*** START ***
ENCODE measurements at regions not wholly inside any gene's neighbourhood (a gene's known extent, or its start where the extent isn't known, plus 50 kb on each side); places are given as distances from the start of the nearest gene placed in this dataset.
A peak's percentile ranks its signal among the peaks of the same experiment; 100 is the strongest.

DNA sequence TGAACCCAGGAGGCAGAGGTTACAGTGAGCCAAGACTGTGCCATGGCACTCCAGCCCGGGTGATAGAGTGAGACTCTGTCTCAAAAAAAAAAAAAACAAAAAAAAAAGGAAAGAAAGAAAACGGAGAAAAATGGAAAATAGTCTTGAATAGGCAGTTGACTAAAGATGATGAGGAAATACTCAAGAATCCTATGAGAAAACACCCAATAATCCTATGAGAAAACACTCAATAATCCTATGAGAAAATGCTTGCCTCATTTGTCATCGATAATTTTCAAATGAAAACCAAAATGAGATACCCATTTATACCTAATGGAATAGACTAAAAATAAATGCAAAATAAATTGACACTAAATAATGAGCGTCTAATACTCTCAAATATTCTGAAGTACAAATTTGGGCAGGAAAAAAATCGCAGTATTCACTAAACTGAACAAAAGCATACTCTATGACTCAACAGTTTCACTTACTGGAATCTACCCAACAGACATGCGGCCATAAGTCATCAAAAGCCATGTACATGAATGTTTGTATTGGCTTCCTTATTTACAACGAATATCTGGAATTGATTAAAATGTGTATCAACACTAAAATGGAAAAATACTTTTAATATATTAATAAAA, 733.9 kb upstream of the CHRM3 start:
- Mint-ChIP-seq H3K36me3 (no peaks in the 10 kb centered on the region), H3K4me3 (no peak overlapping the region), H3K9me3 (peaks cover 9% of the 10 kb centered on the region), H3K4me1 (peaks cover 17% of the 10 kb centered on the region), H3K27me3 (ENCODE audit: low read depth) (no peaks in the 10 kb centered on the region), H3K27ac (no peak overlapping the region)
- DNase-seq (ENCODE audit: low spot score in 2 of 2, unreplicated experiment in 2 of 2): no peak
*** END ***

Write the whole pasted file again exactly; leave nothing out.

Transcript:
ENCODE measurements at regions not wholly inside any gene's neighbourhood (a gene's known extent, or its start where the extent isn't known, plus 50 kb on each side); places are given as distances from the start of the nearest gene placed in this dataset.
A peak's percentile ranks its signal among the peaks of the same experiment; 100 is the strongest.

DNA sequence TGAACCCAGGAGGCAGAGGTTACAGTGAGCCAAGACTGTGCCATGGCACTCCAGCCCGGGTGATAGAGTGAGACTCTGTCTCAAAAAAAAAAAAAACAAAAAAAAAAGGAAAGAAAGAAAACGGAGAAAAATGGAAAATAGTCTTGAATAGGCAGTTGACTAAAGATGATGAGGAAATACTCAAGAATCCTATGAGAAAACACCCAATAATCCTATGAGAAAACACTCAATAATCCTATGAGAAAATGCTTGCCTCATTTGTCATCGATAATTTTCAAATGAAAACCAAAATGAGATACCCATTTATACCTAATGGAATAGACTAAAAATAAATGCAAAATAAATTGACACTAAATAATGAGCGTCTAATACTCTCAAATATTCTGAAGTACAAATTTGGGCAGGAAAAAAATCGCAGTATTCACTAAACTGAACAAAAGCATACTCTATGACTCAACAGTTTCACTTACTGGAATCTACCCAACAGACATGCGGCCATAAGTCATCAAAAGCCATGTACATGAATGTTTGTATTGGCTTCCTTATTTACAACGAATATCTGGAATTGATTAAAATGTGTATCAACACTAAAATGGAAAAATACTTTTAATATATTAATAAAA, 733.9 kb upstream of the CHRM3 start:
- Mint-ChIP-seq H3K36me3 (no peaks in the 10 kb centered on the region), H3K4me3 (no peak overlapping the region), H3K9me3 (peaks cover 9% of the 10 kb centered on the region), H3K4me1 (peaks cover 17% of the 10 kb centered on the region), H3K27me3 (ENCODE audit: low read depth) (no peaks in the 10 kb centered on the region), H3K27ac (no peak overlapping the region)
- DNase-seq (ENCODE audit: low spot score in 2 of 2, unreplicated experiment in 2 of 2): no peak